Many of the patients we engaged had a series of longer conversations with our clinicians, pharmacists and psychosocial workers and we were able to establish some fascinating insights into how and why they started using opioid painkillers. Some left hospital with ongoing prescriptions to manage pain and were then maintained on those prescriptions, often with increased doses over a period of time. Many were not aware of the long-term risks of opioid prescribing and they also had little knowledge of alternative ways of managing pain.
Again, by spending time with them discussing how they dealt with pain and introducing them to alternative methods of coping (such as using a pain management toolkit), we were often able to improve outcomes. Another factor in long-term use of painkillers was that many mistook relatively mild withdrawal symptoms for a return of their pain and, after a short session on how to manage these withdrawals, were able to cope far better and often taper their prescriptions. Patients and their families genuinely appreciated the intervention.
There is no easy solution to prescribed opioid addiction. People often need pain relief, particularly in hospital and often for a period of time after their discharge. There are a number of techniques and pro-active practices that could make a significant difference:
- Discuss with patients their ‘medication exit strategy’ at the earliest opportunity. This should include how and when they should stop taking medication and any support available in that process.
- Investigate use of over-the-counter medication if that could be an issue. We had one patient who had attended at least three outpatient appointments and a couple of emergency admissions for gastric problems without mentioning that he was taking significant amounts of co-codamol and had been for years. When challenged, he said: “No one asked me about that”.
- Point out the long-term risks and also make clear what short-term withdrawal feels like and some coping strategies.
- Produce easily accessible information leaflets to inform patients. The information that comes with the medication is rarely that easy to understand and is almost always in very small print.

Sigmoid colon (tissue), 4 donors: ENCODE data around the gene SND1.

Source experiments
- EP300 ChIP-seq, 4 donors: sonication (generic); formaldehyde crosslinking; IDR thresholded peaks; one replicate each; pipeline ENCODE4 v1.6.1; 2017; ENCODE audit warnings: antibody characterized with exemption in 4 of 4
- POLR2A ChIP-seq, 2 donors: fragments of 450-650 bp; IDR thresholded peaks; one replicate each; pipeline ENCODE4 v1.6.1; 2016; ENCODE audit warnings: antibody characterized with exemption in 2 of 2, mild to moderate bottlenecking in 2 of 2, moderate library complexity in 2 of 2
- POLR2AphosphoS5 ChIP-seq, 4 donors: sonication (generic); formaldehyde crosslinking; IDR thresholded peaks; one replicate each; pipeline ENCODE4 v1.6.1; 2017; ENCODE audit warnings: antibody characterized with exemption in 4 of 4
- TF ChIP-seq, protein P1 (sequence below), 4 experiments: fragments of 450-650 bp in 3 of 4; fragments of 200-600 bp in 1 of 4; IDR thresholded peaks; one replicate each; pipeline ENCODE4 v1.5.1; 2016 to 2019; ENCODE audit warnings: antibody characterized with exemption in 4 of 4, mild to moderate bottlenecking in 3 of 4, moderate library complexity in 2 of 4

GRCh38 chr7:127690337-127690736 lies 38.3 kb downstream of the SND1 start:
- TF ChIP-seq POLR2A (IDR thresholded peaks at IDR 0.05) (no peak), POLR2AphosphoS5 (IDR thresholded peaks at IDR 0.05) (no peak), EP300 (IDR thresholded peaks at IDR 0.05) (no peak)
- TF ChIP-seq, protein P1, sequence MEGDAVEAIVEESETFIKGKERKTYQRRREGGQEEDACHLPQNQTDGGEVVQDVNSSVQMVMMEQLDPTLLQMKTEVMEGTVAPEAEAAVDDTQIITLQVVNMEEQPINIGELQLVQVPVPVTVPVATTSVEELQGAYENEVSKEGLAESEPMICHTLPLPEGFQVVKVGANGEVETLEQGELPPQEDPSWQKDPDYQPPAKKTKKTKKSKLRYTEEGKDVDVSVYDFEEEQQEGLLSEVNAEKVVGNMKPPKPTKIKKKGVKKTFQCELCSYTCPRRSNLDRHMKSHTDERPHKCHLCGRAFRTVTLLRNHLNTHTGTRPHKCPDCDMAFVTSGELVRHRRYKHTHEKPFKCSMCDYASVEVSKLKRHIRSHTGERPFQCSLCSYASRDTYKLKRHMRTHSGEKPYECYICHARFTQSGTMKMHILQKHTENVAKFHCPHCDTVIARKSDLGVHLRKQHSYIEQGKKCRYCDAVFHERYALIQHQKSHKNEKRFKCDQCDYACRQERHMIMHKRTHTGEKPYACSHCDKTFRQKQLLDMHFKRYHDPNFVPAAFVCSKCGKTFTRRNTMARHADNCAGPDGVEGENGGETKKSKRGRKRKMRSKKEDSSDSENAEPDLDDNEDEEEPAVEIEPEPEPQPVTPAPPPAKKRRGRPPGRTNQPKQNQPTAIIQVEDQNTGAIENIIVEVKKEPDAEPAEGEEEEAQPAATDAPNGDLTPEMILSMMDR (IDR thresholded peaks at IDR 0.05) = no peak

- Risk-assess the patient history where possible: any previous addiction should raise a warning flag. It may not change prescribing practice but should highlight the need for a clear timeframe to review prescribing options.
- Review pathways between secondary care, general practice and pain management clinics.
Spotting potential addiction
None of this is easy, and in a highly-pressured environment, finding time can be a major problem. But in our experience, a small amount of prevention can have a huge and positive impact on patient outcomes.
I have also run a programme at a number of hospitals called Making Every Contact Count (MECC). We had great results through finding champions (often nurses or healthcare assistants) to take the lead in designing prevention and information services locally. I believe that this model could be highly effective without requiring too much in the way of service redesign or resources.
ReWire was created to use data intelligently to target those most at risk of addiction and focus on prevention. We’ve found it is possible to significantly reduce prescribing costs and improve patient outcomes. It has also given us real insight into patients struggling with painkiller use. Prescribing decisions made in secondary care can have long-term unintended consequences for patients. Preventing negative outcomes requires excellent communication, strategic awareness and resources, but the rewards for both patients and the NHS are potentially huge.
Graeme Dixon is director of service and innovation at Agencia, where he has run a number of services identifying and managing opioid addiction in partnership with GP practices